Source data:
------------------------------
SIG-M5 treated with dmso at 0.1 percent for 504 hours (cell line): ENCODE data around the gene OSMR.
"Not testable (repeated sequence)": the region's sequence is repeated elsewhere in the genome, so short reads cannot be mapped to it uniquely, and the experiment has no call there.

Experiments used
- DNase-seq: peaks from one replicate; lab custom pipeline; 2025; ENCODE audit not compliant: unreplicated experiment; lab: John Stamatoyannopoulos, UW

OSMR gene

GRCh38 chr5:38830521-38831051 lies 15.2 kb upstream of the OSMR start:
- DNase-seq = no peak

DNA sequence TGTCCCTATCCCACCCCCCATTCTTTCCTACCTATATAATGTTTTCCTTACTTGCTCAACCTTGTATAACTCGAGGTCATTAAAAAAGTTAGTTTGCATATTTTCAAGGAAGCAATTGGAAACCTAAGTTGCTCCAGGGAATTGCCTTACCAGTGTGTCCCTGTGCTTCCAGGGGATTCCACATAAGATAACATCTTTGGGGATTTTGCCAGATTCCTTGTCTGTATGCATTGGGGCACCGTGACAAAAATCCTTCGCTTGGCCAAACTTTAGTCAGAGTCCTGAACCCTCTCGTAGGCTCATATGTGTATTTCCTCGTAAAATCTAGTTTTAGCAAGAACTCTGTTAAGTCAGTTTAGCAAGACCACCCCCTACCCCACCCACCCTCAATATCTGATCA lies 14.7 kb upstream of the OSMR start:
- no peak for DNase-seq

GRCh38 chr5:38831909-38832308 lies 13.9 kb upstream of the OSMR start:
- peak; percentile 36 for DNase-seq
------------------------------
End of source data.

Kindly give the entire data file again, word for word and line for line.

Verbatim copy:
SIG-M5 treated with dmso at 0.1 percent for 504 hours (cell line): ENCODE data around the gene OSMR.
"Not testable (repeated sequence)": the region's sequence is repeated elsewhere in the genome, so short reads cannot be mapped to it uniquely, and the experiment has no call there.

Experiments used
- DNase-seq: peaks from one replicate; lab custom pipeline; 2025; ENCODE audit not compliant: unreplicated experiment; lab: John Stamatoyannopoulos, UW

OSMR gene

GRCh38 chr5:38830521-38831051 lies 15.2 kb upstream of the OSMR start:
- DNase-seq = no peak

DNA sequence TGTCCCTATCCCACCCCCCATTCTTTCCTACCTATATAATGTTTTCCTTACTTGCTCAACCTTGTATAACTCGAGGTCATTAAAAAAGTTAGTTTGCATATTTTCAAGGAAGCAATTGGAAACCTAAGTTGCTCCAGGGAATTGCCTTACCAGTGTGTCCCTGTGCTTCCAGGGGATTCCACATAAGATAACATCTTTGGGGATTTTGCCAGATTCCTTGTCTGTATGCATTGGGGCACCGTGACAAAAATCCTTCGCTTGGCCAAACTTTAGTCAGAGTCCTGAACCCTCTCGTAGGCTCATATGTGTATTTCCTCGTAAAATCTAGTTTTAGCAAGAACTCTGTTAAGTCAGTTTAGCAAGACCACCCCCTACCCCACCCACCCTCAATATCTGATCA lies 14.7 kb upstream of the OSMR start:
- no peak for DNase-seq

GRCh38 chr5:38831909-38832308 lies 13.9 kb upstream of the OSMR start:
- peak; percentile 36 for DNase-seq